The body is a connected whole and more than just separate parts and regions. When back pain presents, it might not be the back muscles or spine but could be tense, tight hips, and hamstrings causing low back pain. How it happens, how to stretch and loosen up, and target these areas could help alleviate the pain.
When the hip flexors and hamstrings become tense, the tightness can alter the pelvic alignment. This affects spinal alignment leading to discomfort and low back pain. The hip flexors are a group of muscles around the front of the hips, and they activate when moving the leg and knee upward. The hamstrings are the muscles in the back of the thighs that allow for flexion of the knees and hip extension. Muscle tightness in the hips and/or hip joint stiffness can also contribute to low back pain. Not being able to rotate, flex, or extend the hip forward or backward can affect:
Hamstring tightness can be a side effect of:
The factors creating this tightness can come from:
Losing the ability to function through the entire length of motion can also indicate muscle weakness and a lack of joint movement where the joint around the muscle becomes stiff. This can be caused by:
Stretching exercises can be the first line of treatment. It is recommended to start with gentle stretches targeting these areas. What works best for the individual is the stretch they are comfortable repeating enough to make a difference. Warming up the muscles first will generate the best results. An easy place to begin is a gentle forward fold stretch.
For the hip flexors, stretches include:
If the stretching does not bring relief, it is recommended to progress to a personalized treatment and stretching program with a chiropractor or physical therapist. Chiropractic and physical therapy can relieve the problems without medication, injections, or surgery and provide lifelong techniques for maintaining optimal flexibility, mobility, and strength. The hands-on treatment loosens and relieves the tense tightness, reinforcing the flexibility and range of motion. Treatment includes:
Monounsaturated fat is considered healthy fat. This type of fat makes up a significant component of the Mediterranean diet. Studies have shown monounsaturated fats like extra-virgin olive oil can help prevent adverse events related to cardiovascular disease. A meta-analysis evaluating diets high in monounsaturated fats indicated a significant reduction in:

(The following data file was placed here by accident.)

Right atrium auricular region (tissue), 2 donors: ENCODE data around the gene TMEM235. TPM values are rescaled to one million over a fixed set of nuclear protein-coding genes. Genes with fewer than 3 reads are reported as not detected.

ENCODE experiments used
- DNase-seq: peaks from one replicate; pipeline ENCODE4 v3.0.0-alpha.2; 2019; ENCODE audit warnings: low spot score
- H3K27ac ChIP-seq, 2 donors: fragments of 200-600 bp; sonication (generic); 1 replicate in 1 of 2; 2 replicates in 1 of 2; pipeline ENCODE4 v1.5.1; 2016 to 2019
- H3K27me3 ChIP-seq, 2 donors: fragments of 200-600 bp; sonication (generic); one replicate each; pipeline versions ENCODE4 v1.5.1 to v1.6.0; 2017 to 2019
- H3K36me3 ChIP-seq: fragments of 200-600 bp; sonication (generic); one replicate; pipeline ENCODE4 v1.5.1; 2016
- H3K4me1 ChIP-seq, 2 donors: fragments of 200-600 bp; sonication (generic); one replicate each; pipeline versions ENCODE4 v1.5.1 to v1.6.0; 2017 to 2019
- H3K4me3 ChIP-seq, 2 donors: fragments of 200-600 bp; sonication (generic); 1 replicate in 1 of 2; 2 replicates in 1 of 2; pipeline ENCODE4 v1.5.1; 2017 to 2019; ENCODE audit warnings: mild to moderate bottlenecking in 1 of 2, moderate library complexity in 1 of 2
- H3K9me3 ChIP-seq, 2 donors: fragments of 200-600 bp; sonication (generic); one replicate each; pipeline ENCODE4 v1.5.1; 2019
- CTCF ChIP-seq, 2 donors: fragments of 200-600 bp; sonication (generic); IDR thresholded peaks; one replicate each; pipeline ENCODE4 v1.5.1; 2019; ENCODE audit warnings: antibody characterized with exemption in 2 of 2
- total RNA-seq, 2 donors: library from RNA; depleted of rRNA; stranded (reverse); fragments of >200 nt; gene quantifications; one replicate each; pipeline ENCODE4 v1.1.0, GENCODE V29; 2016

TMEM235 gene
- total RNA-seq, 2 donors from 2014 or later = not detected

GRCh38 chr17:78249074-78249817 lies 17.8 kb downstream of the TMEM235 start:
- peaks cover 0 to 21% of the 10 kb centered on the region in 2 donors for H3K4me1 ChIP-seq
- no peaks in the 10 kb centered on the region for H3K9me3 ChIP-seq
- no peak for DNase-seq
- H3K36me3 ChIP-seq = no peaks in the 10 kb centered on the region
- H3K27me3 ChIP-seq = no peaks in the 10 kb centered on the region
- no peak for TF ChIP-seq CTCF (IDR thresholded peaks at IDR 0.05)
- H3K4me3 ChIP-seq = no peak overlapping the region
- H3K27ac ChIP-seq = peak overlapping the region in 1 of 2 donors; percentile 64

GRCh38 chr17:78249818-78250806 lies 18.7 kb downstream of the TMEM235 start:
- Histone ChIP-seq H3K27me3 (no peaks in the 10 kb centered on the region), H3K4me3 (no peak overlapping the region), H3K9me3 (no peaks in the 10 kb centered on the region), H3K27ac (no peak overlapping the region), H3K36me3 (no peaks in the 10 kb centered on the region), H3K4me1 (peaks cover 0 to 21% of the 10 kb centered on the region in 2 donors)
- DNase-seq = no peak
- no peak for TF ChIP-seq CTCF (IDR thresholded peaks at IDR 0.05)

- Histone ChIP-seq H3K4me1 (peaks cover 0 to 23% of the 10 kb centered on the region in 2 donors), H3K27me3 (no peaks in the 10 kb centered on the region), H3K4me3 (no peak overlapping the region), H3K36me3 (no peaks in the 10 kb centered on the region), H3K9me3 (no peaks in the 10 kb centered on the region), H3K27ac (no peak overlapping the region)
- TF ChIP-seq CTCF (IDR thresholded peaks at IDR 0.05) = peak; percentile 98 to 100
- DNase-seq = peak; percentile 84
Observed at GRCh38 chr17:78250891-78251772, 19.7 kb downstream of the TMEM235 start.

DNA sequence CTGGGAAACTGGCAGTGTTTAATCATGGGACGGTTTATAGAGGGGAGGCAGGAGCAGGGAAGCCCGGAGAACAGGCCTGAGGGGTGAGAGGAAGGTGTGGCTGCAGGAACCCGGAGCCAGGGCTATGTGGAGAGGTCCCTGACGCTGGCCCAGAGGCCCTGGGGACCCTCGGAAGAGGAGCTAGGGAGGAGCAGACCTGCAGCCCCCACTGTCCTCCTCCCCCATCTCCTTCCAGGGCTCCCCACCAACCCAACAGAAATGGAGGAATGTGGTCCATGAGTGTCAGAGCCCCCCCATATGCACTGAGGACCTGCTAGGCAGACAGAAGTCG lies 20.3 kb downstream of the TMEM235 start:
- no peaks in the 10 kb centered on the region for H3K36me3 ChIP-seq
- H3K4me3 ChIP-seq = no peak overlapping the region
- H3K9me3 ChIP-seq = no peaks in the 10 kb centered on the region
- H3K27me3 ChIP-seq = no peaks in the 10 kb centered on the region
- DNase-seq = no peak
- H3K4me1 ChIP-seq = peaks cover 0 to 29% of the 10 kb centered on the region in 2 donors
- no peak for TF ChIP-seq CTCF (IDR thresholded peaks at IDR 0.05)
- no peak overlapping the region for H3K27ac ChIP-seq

Another study showed the protective effects of monounsaturated fatty acids reduced the risk factors associated with metabolic syndrome and cardiovascular disease. Monounsaturated fats can have a positive impact on overall health. Monounsaturated fat sources include:
Estruch, Ramón et al. “Retraction and Republication: Primary Prevention of Cardiovascular Disease with a Mediterranean Diet. N Engl J Med 2013;368:1279-90.” The New England journal of medicine vol. 378,25 (2018): 2441-2442. doi:10.1056/NEJMc1806491
Gillingham, Leah G et al. “Dietary monounsaturated fatty acids are protective against metabolic syndrome and cardiovascular disease risk factors.” Lipids vol. 46,3 (2011): 209-28. doi:10.1007/s11745-010-3524-y
American College of Physicians. (February 2017) “American College of Physicians issues guideline for treating non-radicular low back pain” www.acponline.org/acp-newsroom/american-college-of-physicians-issues-guideline-for-treating-nonradicular-low-back-pain
MedlinePlus. (2019) Hip flexor strain – aftercare medlineplus.gov/ency/patientinstructions/000682.htm
NCBI. (2021) Hamstring Injury www.ncbi.nlm.nih.gov/books/NBK558936/
The information herein on "Tense Hips, Hamstrings, and Back Pain" is not intended to replace a one-on-one relationship with a qualified health care professional, or licensed physician, and is not medical advice. We encourage you to make your own healthcare decisions based on your research and partnership with a qualified healthcare professional.
Our information scope is limited to Chiropractic, musculoskeletal, physical medicines, wellness, contributing etiological viscerosomatic disturbances within clinical presentations, associated somatovisceral reflex clinical dynamics, subluxation complexes, sensitive health issues, and/or functional medicine articles, topics, and discussions.
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